Work-in-Progress: A Review of the Type, Breadth, and Limitations of Publicly Available Educational Technology Products in 2022One of the major changes in the higher education ecosystem over the last decade has been a rise in the availability of education-based software products, including education-based web-pages and web-services. Globally the investment in education-based startups in 2017 was $9.5B which surged to $18.7B in 2019 . The COVID-19 pandemic further fueled record investment in this sector, with the US seeing $2.2B invested in 130 startups in 2020, up from $1.7B in 2019 and $1.4B in 2018 (see  and ). Early indicators show that 2021 will again see further increases . While the majority (92%) of these investments are aimed at consumer and corporate sectors, there is potential for the innovations developed to diffuse into both the P-12 and higher education spaces . What is evident from the investment numbers is that an integration of learning technologies specifically into higher education is progressing at a relatively slower pace . It is the goal of this work-in-progress to identify some of the reasons for this slower progress. Our hypothesis is that, while some of these reasons may be obvious, there are also more subtle and/or counterintuitive reasons for the reduced interest in higher education. The motivation and need for themore »Free, publicly-accessible full text available January 1, 2023
Adding a “Design Thread” to Electrical and Computer Engineering Degree Programs: Motivation, Implementation, and EvaluationThis article details the multi-year process of adding a “design thread” to our department’s electrical and computer engineering curricula. We use the conception of a “thread” to mean a sequence of courses that extend unbroken across each year of the undergraduate curriculum. The design thread includes a project-based introduction to the discipline course in the first year, a course in the second year focusing on measurement and fabrication, a course in the third year to frame technical problems in societal challenges, and culminates with our two-semester, client-driven fourth-year capstone design sequence. The impetus to create a design thread arose from preparation for an ABET visit where we identified a need for more “systems thinking” within the curriculum, particularly system decomposition and modularity; difficulty in having students make engineering evaluations of systems based on data; and students’ difficulty transferring skills in testing, measurement, and evaluation from in-class lab scenarios to more independent work on projects. We also noted that when working in teams, students operated more collectively than collaboratively. In other words, rather than using task division and specialization to carry out larger projects, students addressed all problems collectively as a group. This paper discusses the process through which faculty developedmore »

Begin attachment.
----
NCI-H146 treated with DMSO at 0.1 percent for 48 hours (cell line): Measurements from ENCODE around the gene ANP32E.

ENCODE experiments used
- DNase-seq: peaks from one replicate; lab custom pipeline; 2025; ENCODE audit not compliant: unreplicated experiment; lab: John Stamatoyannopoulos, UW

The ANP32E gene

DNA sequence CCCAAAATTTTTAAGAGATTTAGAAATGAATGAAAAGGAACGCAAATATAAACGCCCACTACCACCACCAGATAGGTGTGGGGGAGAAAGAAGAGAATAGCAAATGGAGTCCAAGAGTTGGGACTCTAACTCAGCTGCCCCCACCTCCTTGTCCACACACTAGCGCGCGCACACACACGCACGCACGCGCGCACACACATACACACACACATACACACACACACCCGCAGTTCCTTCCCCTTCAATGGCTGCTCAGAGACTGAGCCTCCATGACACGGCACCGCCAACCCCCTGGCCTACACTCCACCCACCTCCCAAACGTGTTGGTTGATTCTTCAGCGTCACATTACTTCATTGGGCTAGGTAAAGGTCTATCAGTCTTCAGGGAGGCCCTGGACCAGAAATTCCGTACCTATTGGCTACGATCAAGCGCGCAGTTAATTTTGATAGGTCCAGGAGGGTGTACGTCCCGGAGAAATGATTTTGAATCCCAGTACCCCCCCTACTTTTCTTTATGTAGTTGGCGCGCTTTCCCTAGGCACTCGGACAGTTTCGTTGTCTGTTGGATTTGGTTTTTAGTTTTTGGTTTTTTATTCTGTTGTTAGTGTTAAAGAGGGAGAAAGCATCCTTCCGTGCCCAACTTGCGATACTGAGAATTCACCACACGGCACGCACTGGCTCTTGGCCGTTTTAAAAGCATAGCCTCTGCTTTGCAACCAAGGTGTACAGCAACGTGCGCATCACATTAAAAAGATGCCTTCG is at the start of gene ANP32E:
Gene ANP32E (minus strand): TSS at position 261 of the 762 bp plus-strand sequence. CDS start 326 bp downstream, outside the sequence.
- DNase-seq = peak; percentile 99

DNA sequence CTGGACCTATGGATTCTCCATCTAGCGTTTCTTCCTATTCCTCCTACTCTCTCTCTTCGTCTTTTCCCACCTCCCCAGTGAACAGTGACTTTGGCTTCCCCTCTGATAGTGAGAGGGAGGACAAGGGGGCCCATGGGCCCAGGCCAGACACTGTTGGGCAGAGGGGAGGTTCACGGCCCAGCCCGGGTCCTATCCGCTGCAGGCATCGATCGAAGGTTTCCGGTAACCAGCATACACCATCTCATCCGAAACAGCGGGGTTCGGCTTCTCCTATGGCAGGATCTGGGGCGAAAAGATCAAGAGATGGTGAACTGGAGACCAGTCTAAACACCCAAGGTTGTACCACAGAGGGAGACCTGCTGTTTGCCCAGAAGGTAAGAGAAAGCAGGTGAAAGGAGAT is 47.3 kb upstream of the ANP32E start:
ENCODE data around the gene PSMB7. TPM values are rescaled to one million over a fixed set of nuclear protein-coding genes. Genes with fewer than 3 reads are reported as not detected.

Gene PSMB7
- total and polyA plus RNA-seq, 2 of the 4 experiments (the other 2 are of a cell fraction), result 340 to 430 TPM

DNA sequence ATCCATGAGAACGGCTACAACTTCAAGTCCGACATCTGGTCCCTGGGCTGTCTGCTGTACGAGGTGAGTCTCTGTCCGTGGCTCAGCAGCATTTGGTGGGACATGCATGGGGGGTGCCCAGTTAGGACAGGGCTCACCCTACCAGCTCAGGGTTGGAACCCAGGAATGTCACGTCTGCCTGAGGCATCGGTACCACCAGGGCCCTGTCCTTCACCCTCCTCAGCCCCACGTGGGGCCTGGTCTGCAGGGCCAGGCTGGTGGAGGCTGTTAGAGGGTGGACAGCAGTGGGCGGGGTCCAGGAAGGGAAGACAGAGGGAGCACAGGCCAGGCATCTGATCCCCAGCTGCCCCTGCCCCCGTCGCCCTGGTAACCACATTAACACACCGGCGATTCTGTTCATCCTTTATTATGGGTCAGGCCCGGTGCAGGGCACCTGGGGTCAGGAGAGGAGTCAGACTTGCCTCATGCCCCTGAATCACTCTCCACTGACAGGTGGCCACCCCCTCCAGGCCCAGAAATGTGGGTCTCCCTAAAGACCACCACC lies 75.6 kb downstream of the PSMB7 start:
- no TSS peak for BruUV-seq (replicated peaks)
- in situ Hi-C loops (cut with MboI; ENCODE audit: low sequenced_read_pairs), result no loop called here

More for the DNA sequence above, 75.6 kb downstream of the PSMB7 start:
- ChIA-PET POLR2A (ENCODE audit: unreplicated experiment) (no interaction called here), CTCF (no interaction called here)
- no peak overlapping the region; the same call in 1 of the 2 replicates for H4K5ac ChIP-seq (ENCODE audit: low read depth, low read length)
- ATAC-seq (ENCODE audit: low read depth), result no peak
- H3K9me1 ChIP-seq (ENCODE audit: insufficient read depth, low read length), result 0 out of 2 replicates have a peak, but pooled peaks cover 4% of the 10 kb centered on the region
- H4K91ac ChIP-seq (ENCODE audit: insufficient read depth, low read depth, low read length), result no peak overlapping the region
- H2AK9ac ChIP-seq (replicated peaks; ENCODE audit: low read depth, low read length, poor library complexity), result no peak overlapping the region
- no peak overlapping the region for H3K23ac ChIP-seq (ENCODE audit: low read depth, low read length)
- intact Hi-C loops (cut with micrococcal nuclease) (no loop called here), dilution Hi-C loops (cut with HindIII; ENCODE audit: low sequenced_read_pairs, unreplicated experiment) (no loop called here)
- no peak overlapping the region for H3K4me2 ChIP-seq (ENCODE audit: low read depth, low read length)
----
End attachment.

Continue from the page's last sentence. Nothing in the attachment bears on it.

National surveys of design courses find many similarities between the way capstone courses are structured and implemented, although more programs focus on the design process rather than creating a product. What is not as well understood are the methods and techniques used to inform students of interrelationship between product and process. This paper discusses the use of multiple formal design representations as a means to focus learning on the interrelation between design processes and products. The ability to utilize multiple representations has been demonstrated to be effective in improving student learning in math education, a discipline that can be highly process-oriented. Similarly representational fluency impacts engineering modeling. In the context of teaching design the term representation here refers to a written or graphical expression of some aspect of the design process and/or product. Ideally the set of representations would form a minimal and complete orthonormal basis set; that is the ensemble of representations captures the design in its entirety and the representations are not redundant. Since the design work of many engineers is a set of plans or diagrams (forms of representation) the complete set of representations has the potential to capture both the process of design and serve asmore »